Any other fertilizer for a potted or indoor houseplant is perfect, including slow-release or unbalanced formulas. Just follow the given instructions, starting with half recommended strength.

5. More care needs

  • Pruning: Check for dead, damaged, and diseased leaves or parts and remove them with sterilized gardening scissors. To control size, shape, or growth, I cut a bit of the stem during growing months, i.e., less than 25% at any given time.  
  • Repotting: I usually repot this aroid after 1-2 years or if rootbound. Use a pot 2-3 inches wider than the current one.
  • Moss pole: If you want it to grow faster and have larger leaves, I recommend you buy a moss pole, trellis, or totem and train your plant on it.

Problems or issues

There are no specific problems with werneri plants except those that affect Philodendron and most other houseplants.

We haven’t had any issues with pests (aphids, scale insects, mealybugs, or spider mites) or diseases (leaf spots, southern blight, etc.). But we did have a root rot episode that almost killed our plant because we followed an online watering schedule and ended up overwatering this plant.

Other issues like leaf curling, discoloration (turning yellow, brown, or black, including spots), or your plant drooping occur if you have the wrong growing conditions (temperature, humidity, or lighting) or care. But it may be due to diseases or pets.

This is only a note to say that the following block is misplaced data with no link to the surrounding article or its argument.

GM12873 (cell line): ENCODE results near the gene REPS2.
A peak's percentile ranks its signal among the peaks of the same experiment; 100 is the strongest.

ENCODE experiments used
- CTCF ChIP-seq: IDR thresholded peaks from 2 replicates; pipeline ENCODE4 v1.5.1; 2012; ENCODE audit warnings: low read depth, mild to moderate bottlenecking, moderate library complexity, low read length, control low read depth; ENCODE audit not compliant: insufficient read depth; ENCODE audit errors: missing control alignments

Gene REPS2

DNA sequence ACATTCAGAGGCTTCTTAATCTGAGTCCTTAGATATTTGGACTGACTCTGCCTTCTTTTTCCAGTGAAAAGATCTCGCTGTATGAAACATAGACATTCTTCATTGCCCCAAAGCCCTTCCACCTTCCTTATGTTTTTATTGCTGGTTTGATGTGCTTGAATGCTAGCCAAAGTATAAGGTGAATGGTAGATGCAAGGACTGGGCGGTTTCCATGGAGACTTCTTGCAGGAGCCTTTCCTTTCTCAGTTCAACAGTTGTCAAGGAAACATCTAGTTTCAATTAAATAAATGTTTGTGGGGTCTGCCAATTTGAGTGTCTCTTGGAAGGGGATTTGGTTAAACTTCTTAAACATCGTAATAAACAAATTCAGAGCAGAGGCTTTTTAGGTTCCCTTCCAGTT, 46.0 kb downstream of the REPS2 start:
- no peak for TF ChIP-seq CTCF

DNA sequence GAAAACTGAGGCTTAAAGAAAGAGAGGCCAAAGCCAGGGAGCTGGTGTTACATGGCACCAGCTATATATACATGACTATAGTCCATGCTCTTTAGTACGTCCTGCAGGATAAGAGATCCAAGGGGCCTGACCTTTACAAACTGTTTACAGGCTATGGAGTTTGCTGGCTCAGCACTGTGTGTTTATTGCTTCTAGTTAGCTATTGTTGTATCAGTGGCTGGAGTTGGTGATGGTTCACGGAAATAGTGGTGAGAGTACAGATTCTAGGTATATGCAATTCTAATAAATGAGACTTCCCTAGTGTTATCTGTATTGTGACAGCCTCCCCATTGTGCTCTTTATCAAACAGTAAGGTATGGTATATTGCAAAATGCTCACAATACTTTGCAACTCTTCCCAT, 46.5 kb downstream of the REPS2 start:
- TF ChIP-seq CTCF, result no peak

Where to Buy Philodendron werneri

Etsy.com is our number one recommended place to buy P. werneri plant. Facebook, Instagram, and eBay are good alternatives. Other vendors include Steve’s leaves, Ecuagenera, and Gabriella plants, a few but to mention.

Frequently asked questions

1. Is Philodendron werneri rare?

Yes. P. werneri is a rare or hard-to-find houseplant. Very few people have a plant on popular marketplaces like Etsy.com or eBay. No large-scale growers have it; you will certainly not get it at your local tropical plant store.

2. What is the price of P. werneri

Philodendron werneri’s price ranges from $25 to $150, with most vendors selling it at $40 to $60. How much it will cost you depends on the size of the plant and where you buy it